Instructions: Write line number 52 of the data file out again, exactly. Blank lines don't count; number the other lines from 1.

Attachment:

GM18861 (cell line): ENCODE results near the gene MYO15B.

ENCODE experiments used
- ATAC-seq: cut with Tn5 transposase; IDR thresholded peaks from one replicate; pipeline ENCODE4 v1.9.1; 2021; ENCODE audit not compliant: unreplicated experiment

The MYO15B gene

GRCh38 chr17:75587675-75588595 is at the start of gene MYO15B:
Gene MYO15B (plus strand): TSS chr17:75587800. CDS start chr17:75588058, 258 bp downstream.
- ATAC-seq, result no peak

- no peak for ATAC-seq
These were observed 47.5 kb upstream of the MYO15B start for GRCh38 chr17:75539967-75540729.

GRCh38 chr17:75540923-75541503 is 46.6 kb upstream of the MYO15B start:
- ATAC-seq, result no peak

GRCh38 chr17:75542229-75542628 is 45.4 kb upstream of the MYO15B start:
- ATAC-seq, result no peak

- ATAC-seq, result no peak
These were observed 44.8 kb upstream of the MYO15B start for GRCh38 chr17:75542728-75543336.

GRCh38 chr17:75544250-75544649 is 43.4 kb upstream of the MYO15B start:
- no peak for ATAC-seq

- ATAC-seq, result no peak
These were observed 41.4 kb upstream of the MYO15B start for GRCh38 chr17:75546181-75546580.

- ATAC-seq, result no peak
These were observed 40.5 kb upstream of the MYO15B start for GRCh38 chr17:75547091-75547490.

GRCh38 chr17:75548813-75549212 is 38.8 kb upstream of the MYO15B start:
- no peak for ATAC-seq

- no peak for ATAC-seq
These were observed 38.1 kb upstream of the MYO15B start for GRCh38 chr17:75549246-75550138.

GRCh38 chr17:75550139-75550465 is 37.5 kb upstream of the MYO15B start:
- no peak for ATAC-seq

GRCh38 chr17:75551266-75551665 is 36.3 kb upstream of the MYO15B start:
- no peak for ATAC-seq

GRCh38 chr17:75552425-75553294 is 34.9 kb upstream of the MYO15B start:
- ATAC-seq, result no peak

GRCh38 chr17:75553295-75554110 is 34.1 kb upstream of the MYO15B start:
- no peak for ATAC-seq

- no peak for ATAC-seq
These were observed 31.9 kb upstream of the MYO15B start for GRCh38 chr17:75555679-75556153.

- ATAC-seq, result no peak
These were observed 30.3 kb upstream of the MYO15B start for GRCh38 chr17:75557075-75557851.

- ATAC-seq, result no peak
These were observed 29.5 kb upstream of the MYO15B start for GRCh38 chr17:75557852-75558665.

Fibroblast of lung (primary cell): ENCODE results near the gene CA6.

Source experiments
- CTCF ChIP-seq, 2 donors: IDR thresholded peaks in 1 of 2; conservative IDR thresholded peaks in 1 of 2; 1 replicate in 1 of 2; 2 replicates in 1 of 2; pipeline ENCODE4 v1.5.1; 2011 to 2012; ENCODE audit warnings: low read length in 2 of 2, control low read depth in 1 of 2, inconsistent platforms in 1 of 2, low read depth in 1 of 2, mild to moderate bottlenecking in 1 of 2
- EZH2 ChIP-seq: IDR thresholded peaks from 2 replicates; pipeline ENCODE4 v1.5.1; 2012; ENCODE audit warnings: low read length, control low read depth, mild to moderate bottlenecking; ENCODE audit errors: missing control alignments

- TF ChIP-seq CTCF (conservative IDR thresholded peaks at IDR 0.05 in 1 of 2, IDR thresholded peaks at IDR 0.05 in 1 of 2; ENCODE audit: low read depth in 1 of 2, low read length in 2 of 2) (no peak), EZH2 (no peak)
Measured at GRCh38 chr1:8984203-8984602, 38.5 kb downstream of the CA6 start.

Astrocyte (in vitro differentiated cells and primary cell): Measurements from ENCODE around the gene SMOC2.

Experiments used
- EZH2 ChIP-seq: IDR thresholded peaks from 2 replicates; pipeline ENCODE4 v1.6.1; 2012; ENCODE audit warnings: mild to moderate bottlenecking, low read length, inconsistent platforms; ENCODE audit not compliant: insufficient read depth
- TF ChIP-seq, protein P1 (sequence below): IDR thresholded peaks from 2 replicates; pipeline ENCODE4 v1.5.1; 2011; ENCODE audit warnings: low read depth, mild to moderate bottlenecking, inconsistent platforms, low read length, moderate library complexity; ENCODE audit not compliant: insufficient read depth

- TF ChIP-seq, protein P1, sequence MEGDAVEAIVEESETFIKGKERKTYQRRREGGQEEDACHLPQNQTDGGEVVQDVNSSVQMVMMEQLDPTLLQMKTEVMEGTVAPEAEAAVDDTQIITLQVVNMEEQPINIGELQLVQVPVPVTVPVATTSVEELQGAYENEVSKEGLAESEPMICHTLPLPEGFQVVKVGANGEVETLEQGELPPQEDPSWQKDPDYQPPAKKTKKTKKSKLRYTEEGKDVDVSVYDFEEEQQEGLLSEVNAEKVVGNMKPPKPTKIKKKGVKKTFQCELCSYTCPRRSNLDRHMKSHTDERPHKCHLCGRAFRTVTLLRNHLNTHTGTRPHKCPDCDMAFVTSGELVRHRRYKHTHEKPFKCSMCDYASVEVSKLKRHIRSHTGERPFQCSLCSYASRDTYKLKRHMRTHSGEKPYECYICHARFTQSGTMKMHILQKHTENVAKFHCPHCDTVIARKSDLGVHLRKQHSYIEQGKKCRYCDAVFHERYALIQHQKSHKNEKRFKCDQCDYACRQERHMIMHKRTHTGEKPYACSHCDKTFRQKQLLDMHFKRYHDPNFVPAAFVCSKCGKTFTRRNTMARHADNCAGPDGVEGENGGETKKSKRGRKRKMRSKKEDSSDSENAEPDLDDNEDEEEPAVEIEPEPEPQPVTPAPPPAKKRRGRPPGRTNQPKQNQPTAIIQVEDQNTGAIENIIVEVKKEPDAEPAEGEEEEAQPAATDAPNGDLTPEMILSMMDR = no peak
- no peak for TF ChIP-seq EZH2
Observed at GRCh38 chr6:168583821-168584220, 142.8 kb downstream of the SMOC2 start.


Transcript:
Observed at GRCh38 chr6:168583821-168584220, 142.8 kb downstream of the SMOC2 start.